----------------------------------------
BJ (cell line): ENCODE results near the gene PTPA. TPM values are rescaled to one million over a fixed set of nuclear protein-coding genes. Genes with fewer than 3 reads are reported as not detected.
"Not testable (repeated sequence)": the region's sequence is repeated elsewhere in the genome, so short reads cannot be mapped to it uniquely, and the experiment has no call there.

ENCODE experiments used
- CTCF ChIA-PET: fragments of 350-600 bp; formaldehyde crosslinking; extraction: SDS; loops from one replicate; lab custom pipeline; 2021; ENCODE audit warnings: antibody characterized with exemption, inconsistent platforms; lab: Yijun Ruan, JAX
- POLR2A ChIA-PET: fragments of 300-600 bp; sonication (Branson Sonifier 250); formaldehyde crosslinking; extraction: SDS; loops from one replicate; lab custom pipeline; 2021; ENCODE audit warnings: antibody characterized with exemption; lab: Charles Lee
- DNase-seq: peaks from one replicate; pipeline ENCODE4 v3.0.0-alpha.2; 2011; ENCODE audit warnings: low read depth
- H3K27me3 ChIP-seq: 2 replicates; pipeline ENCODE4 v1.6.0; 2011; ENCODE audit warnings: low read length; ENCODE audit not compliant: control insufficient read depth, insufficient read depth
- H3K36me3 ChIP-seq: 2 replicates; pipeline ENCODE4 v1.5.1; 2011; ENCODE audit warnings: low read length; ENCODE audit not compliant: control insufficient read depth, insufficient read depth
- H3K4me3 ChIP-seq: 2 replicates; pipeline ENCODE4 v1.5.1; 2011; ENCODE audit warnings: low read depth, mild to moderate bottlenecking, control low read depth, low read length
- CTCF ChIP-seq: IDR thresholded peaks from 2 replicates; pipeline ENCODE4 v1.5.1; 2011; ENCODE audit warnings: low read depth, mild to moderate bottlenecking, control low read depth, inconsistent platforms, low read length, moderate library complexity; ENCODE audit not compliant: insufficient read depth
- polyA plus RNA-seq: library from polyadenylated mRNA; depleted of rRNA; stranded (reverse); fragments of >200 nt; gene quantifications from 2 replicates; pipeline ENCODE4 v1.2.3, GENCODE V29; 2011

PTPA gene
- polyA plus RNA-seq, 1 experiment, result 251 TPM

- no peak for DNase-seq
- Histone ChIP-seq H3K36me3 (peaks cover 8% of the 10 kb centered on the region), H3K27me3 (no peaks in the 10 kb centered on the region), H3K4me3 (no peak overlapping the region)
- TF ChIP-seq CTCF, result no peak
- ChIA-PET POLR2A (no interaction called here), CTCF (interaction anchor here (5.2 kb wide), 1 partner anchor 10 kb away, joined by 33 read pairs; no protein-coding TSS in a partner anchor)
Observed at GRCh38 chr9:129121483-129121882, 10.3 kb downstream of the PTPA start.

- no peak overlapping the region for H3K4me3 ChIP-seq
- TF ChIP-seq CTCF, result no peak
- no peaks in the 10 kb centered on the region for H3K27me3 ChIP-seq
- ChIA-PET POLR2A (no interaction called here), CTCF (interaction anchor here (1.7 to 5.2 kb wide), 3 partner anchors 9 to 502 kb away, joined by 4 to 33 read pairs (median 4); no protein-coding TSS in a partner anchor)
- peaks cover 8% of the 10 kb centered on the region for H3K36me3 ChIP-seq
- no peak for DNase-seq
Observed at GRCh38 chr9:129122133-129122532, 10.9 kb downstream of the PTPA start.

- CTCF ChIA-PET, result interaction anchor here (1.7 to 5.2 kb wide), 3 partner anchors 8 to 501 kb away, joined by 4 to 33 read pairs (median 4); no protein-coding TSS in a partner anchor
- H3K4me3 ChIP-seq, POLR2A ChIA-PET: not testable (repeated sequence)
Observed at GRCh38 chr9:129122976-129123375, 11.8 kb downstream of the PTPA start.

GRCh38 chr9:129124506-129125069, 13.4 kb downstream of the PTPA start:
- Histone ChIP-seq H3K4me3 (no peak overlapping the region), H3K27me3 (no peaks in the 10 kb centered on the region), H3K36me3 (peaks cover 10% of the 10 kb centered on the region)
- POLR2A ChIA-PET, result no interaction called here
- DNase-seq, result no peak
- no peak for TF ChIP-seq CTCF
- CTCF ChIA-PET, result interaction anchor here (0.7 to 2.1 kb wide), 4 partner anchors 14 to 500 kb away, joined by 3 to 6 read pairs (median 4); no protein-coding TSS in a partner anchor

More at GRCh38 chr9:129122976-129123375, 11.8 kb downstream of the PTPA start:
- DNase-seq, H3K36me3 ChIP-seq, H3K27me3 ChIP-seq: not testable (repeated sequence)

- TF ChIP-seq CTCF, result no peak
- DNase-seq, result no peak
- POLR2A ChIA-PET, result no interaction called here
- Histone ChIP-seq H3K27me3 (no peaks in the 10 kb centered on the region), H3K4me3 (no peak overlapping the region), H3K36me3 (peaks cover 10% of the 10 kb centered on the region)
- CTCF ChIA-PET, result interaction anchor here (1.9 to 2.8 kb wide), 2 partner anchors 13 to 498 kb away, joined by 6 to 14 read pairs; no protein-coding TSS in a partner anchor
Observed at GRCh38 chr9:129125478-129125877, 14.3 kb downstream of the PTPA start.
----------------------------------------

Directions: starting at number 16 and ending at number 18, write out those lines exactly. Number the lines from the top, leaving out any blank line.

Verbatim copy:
- TF ChIP-seq CTCF, result no peak
- ChIA-PET POLR2A (no interaction called here), CTCF (interaction anchor here (5.2 kb wide), 1 partner anchor 10 kb away, joined by 33 read pairs; no protein-coding TSS in a partner anchor)
Observed at GRCh38 chr9:129121483-129121882, 10.3 kb downstream of the PTPA start.